Considering how delicious it is, saganaki is a surprisingly simple Greek recipe, at least in its basic form. There are many variations out there—you can add shrimp or mussels for an added flare—but the simple cheese version is immensely popular. Saganaki is written as σαγανάκι in Greek and pronounced sah-ghah-NAH-kee.
The recipe takes its name from the pan in which it's made: the sagani, a two-handled pan made of many different materials. Those for use on the stovetop are usually cast iron. You can use a small paella pan, a small cast-iron skillet, or even an oval au gratin dish if you don't have and can't find a sagani.
Serve saganaki as an appetizer, hors-d'oeuvres, or as part of a meal made up of a variety of mezethes or appetizers. Saganaki goes well with ouzo or wine, olives, vegetable mezethes, tomatoes, and crusty bread.
- Cut the cheese into slices or wedges 1/2-inch thick by 2 1/2 to 3 inches wide. Each slice must be thick enough that it doesn't melt during cooking.
- Moisten each slice with cold water and dredge it in the flour. Shake off any excess flour.
- Heat about 1 tablespoon of the oil over medium-high heat in a sagani or small heavy-bottomed frying pan. Cast iron works best.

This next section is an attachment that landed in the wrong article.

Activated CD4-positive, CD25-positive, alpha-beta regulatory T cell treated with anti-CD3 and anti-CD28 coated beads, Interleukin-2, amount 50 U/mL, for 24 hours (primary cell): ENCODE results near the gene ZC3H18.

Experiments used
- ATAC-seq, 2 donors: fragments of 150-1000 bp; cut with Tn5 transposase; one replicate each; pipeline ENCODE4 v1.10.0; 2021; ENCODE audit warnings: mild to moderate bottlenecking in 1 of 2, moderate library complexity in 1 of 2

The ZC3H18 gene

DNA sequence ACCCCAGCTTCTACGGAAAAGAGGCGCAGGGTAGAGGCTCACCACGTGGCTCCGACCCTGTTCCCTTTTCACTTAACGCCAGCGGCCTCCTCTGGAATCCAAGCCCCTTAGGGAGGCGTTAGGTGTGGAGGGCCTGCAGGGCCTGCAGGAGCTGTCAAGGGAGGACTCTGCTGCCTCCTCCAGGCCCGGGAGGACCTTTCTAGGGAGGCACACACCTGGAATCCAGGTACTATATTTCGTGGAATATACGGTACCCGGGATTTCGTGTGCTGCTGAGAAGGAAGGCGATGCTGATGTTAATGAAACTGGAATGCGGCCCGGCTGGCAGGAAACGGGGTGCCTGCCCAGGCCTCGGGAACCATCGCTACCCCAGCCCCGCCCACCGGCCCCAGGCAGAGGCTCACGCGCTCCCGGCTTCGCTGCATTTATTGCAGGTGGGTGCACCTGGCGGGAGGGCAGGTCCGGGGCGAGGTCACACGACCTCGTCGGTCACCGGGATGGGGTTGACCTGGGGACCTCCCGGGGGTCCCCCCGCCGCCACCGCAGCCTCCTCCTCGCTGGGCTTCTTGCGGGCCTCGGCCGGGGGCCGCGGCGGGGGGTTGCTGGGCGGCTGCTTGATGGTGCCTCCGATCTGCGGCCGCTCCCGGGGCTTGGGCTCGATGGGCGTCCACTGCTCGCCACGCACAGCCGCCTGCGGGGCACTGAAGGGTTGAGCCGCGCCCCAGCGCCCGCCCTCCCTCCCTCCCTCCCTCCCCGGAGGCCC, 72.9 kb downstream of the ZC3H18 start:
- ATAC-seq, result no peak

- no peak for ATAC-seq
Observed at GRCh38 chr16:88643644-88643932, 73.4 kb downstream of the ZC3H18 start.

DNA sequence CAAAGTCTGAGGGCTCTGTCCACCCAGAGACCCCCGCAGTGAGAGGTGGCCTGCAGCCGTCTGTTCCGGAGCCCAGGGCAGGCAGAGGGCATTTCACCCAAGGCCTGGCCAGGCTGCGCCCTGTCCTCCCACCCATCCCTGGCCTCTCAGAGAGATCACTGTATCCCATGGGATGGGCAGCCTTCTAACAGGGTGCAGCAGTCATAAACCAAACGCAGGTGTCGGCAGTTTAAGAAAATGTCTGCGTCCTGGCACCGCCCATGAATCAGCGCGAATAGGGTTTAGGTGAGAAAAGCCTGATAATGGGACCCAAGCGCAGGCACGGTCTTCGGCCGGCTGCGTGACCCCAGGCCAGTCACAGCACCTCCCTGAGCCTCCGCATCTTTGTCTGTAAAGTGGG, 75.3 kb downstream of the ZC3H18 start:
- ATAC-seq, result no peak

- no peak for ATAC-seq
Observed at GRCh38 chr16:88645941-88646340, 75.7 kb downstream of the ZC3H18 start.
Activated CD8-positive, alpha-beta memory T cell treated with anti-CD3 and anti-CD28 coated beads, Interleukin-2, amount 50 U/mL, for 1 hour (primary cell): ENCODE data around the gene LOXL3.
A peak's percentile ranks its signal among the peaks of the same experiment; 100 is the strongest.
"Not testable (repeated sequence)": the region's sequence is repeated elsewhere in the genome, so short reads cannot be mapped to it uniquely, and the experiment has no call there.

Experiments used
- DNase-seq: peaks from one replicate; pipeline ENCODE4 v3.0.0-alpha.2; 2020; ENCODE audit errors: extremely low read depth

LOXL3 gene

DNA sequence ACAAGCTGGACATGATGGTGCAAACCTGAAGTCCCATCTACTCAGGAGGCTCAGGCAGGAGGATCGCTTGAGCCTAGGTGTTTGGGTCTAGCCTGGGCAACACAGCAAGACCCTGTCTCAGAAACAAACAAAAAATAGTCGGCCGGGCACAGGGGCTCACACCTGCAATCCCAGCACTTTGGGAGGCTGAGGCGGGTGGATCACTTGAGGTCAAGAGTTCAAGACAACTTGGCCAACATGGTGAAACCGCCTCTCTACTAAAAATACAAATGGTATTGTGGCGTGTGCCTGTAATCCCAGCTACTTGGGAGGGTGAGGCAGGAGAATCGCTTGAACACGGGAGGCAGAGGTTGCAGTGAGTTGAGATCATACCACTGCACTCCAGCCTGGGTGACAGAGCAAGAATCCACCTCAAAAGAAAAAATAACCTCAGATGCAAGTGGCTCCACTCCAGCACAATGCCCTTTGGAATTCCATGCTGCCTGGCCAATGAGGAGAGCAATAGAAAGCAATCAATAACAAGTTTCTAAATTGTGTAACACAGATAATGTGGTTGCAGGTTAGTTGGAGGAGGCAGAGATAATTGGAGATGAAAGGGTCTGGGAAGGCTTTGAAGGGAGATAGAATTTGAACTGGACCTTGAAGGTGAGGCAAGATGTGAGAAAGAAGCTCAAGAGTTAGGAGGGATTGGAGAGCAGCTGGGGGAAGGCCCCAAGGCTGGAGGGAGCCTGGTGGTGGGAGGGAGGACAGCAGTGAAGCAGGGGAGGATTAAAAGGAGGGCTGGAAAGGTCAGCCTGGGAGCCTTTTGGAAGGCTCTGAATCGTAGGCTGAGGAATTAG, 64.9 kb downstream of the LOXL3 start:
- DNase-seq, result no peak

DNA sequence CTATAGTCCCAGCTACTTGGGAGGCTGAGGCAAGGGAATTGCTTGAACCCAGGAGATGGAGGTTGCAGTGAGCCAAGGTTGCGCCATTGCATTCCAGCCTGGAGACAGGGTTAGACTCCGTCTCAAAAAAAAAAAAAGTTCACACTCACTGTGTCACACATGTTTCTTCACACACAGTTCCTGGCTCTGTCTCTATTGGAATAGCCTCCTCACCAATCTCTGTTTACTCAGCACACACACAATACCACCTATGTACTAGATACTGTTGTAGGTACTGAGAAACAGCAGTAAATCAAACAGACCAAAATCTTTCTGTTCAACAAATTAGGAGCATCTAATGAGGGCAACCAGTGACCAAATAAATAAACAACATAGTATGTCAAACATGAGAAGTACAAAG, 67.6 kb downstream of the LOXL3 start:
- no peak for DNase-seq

- Sear each cheese slice in the heated oil until it's golden brown, flipping the slice midway through to brown both sides evenly.
- Serve hot with a last-minute squeeze of lemon juice.
Variations and Tips
- The key to success with this dish is to get the oil as hot as possible before cooking the cheese, but don't let it start to smoke.
- Use a firm cheese that will hold up against the heat. Authentic Greek cooking usually uses graviera, kefalotyri or kefalograviera. Halloumi is traditionally used in Cyprus, while chefs on the island of Chios prefer mastello. You can also use pecorino romano in a pinch.
- As a variation, you can dip the floured cheese into a beaten egg before frying.
- If you enjoy a little pepper, add some fresh ground black pepper to the flour before dredging the cheese.
- For a flaming version of saganaki, transfer the finished cheese to a clean sagani or skillet. Pour a shot of ouzo over it and light it with a match, then douse the flames with the lemon juice. This isn't a Greek tradition, but it can be a showstopper at gatherings and parties.